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Canon XL H Series HDV Camcorders
Canon XL H1S (with SDI), Canon XL H1A (without SDI). Also XL H1.


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Old December 17th, 2005, 04:46 AM   #1
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ghosting and abberation

just curious, from the clips that people have complained about ghosting and chromatic abberation in was there a protective/uv filter in front of the lens?

all of the HD engineering in the world isn't going to stop a $50 protective filter from creating problems, or a $200 one for that matter. it makes the lens far more susceptible to flaring as well. even on the XL2 this is a problem. Personally i never use a protective filter unless it's windy outside. the matte box the lens came with is far better impact protection anyway, and the problems are exacerbated by the immense depth of field of 1/3" cameras and the extreme clarity of HD.
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Old December 17th, 2005, 07:50 AM   #2
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In my case, yes, I always protect the lens with a filter. A Tiffen UV was on for all my tests. Time allowing, I'd be willing to repeat a subset of the tests this weekend without a filter.
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Old December 17th, 2005, 11:45 AM   #3
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I don't believe I'm seeing chromatic aberration but for the record the images I posted were made with a polarizing filter on the lens.
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Old December 17th, 2005, 11:55 AM   #4
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You couldn't pay me to shoot without a protective UV filter on my lens.

As many times I see people touching and feeling and touching and feeling and smearing and touching and bumping and SCRATCHING the front of my cameras......NO WAY! I'd be damn if someone put a permanent scratch on my lens that you can see in the picture.

No way to stop Murphys Law....so if Murphy comes around, let him scratch or break that cheap UV glass...not my $2000 lens!

and if Chromatic Abberations is what I get for doing this...then HELLO CHROMATICS..WELCOME TO MY MOVIE!

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Old December 17th, 2005, 12:41 PM   #5
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I'm with you Jon. I too have abandoned the 'protective filter', and I too realise the degredation you can so happily add when using them with tiny 1/3" chipped camcorders. Yet I've used them with no qualms on my 35 mm gear for years.

I have a test I show people. I have two identical VX2000 cameras, one without any sort of filter and one with a well respected UV. I say 'well respected' because I was startled to see the expensive Tiffen I use is uncoated. Anyway, it takes but two minutes to have people unscrewing their 'protective' UVs and skimming them out across the lake, it's that demonstrative.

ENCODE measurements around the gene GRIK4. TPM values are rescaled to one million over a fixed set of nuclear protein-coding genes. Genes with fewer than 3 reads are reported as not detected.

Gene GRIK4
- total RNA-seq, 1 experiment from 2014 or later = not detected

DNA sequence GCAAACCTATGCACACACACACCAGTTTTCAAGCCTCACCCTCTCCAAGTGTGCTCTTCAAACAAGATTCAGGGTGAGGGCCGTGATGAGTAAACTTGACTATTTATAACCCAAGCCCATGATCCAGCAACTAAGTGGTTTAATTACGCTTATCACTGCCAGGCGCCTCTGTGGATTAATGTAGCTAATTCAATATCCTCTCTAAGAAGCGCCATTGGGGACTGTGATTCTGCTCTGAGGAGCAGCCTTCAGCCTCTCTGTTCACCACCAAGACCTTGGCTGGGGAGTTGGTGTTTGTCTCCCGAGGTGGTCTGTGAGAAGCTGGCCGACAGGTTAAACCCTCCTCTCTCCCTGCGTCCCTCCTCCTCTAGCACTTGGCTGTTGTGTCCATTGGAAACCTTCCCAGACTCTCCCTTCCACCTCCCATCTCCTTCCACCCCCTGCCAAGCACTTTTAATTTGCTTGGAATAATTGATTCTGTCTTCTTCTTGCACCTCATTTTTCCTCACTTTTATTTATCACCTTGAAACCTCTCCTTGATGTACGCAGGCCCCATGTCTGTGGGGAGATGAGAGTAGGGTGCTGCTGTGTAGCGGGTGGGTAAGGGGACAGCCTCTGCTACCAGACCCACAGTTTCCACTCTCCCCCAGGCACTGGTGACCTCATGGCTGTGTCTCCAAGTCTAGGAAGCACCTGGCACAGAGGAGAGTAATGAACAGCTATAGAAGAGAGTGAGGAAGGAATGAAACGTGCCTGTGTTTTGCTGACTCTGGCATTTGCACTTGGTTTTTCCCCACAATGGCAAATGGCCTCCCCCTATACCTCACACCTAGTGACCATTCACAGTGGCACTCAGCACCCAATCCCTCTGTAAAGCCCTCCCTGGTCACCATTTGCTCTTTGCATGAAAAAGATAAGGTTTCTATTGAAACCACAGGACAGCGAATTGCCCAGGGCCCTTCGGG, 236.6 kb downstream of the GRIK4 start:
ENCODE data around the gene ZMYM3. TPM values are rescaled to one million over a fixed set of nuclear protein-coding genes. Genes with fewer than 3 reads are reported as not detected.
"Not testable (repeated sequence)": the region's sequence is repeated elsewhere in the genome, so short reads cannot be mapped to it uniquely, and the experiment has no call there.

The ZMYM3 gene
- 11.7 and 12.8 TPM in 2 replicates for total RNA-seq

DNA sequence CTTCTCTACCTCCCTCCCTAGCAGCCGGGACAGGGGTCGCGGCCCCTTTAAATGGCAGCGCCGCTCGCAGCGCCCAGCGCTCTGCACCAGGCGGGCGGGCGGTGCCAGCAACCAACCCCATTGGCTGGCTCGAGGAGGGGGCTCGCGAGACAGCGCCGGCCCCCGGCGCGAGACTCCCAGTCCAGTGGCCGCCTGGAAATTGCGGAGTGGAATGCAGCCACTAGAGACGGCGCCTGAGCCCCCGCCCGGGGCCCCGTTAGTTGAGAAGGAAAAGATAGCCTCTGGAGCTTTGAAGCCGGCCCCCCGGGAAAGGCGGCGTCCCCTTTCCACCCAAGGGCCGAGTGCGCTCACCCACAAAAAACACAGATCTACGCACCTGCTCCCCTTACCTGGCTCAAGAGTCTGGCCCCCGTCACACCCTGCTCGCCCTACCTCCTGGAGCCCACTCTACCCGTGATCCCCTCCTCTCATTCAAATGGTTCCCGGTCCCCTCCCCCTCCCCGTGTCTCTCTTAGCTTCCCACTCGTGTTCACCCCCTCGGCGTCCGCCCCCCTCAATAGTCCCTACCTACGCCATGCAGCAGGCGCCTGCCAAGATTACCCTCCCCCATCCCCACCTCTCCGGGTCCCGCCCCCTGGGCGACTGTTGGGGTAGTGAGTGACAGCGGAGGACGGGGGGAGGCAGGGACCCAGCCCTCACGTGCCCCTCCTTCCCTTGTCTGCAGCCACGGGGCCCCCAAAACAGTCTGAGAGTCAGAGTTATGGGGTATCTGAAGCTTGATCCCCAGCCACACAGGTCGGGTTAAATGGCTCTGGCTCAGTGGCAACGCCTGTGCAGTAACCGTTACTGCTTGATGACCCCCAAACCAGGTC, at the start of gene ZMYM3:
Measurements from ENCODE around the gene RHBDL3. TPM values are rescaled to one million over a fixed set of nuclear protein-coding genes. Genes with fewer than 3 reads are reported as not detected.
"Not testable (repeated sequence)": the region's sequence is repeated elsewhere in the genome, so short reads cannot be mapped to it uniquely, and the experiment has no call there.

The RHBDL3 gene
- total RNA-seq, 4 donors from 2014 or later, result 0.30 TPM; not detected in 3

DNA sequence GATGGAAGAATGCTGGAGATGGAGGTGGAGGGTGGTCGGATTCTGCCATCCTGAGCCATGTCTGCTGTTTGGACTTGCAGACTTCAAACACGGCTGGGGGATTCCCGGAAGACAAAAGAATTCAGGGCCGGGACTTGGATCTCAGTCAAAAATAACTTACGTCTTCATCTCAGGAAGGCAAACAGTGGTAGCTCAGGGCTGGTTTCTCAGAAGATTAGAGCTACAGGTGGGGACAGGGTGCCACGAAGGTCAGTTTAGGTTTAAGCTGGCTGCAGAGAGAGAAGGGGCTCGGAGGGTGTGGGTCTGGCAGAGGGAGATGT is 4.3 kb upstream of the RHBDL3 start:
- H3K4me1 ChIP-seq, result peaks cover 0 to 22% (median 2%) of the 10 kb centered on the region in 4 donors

OK, if you're really up against it (rain, sand storms, sticky-fingered children) then go ahead, fit a filter; you're not after top quality footage. But if you're after the best your camera can give, junk the filter. Much better to protect the front element with a good, deep lens hood. Much better.

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Old December 17th, 2005, 12:57 PM   #6
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Sometimes, having the two NDs in the chain can cause ghosting since they have flat surfaces which can cause all sorts of problems, better to use one internal ND and aN external on when the need arises.

Pete when you find time please test with a simple black white checkerboard chart - without filters or ND and set the white swatches to 100% zebra - this will enable us to plot the aberrations against distance from the centre?

Once again I believe that the XLHi has nearly zero Chromatic Aberration but something else...
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Old December 17th, 2005, 09:51 PM   #7
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yeah i went ahead and ordered a polarizer and protective filter from heliopan, the SH-PMC series of filters claims 8 coatings per side and are made from Zeiss optical quality glass and cost a pretty penny but I figure that will be the best I can do for the H1 and I imagine I will only mount them when i have to.

I still have a Hoya multi-coated filter but it's horrible for ghosting and abberation. like I said I don't think any price of UV filter won't have considerable adverse effects on a 1/3" HD camera.

since i'm going to be making payments on my H1 for 3 years I don't think any sticky fingered children will be allowed anywhere near my camera, for that matter no one other than myself and my trained first AC will be allowed to operate it, and that's better protection than any filter.

-Jon
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